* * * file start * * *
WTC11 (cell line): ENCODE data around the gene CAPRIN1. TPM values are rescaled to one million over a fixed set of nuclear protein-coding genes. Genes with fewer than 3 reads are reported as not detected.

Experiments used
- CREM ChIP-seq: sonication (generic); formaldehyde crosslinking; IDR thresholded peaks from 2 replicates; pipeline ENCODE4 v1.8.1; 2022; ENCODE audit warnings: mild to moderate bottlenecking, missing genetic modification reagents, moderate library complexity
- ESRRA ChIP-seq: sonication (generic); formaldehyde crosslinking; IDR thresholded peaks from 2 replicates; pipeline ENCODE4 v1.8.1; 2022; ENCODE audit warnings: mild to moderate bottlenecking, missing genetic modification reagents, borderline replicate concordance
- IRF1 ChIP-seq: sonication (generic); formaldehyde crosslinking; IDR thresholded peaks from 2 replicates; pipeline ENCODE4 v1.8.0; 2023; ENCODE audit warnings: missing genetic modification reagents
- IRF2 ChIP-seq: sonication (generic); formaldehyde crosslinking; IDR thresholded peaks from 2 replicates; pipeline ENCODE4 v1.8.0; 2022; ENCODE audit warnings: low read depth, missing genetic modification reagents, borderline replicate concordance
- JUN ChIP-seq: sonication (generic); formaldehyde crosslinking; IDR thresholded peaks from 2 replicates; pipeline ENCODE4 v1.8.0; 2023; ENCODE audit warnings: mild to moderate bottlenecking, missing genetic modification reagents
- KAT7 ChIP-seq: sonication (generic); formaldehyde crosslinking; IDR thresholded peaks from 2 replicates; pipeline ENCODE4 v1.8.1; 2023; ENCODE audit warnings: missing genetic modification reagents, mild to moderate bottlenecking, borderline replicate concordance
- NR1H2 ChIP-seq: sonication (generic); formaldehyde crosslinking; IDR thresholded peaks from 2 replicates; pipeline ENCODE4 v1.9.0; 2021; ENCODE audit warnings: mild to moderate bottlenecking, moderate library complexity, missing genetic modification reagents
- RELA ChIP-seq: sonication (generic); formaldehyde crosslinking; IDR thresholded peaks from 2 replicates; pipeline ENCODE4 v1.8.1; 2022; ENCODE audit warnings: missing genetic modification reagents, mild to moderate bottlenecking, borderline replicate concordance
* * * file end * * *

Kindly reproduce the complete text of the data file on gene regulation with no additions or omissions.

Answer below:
WTC11 (cell line): ENCODE data around the gene CAPRIN1. TPM values are rescaled to one million over a fixed set of nuclear protein-coding genes. Genes with fewer than 3 reads are reported as not detected.

Experiments used
- CREM ChIP-seq: sonication (generic); formaldehyde crosslinking; IDR thresholded peaks from 2 replicates; pipeline ENCODE4 v1.8.1; 2022; ENCODE audit warnings: mild to moderate bottlenecking, missing genetic modification reagents, moderate library complexity
- ESRRA ChIP-seq: sonication (generic); formaldehyde crosslinking; IDR thresholded peaks from 2 replicates; pipeline ENCODE4 v1.8.1; 2022; ENCODE audit warnings: mild to moderate bottlenecking, missing genetic modification reagents, borderline replicate concordance
- IRF1 ChIP-seq: sonication (generic); formaldehyde crosslinking; IDR thresholded peaks from 2 replicates; pipeline ENCODE4 v1.8.0; 2023; ENCODE audit warnings: missing genetic modification reagents
- IRF2 ChIP-seq: sonication (generic); formaldehyde crosslinking; IDR thresholded peaks from 2 replicates; pipeline ENCODE4 v1.8.0; 2022; ENCODE audit warnings: low read depth, missing genetic modification reagents, borderline replicate concordance
- JUN ChIP-seq: sonication (generic); formaldehyde crosslinking; IDR thresholded peaks from 2 replicates; pipeline ENCODE4 v1.8.0; 2023; ENCODE audit warnings: mild to moderate bottlenecking, missing genetic modification reagents
- KAT7 ChIP-seq: sonication (generic); formaldehyde crosslinking; IDR thresholded peaks from 2 replicates; pipeline ENCODE4 v1.8.1; 2023; ENCODE audit warnings: missing genetic modification reagents, mild to moderate bottlenecking, borderline replicate concordance
- NR1H2 ChIP-seq: sonication (generic); formaldehyde crosslinking; IDR thresholded peaks from 2 replicates; pipeline ENCODE4 v1.9.0; 2021; ENCODE audit warnings: mild to moderate bottlenecking, moderate library complexity, missing genetic modification reagents
- RELA ChIP-seq: sonication (generic); formaldehyde crosslinking; IDR thresholded peaks from 2 replicates; pipeline ENCODE4 v1.8.1; 2022; ENCODE audit warnings: missing genetic modification reagents, mild to moderate bottlenecking, borderline replicate concordance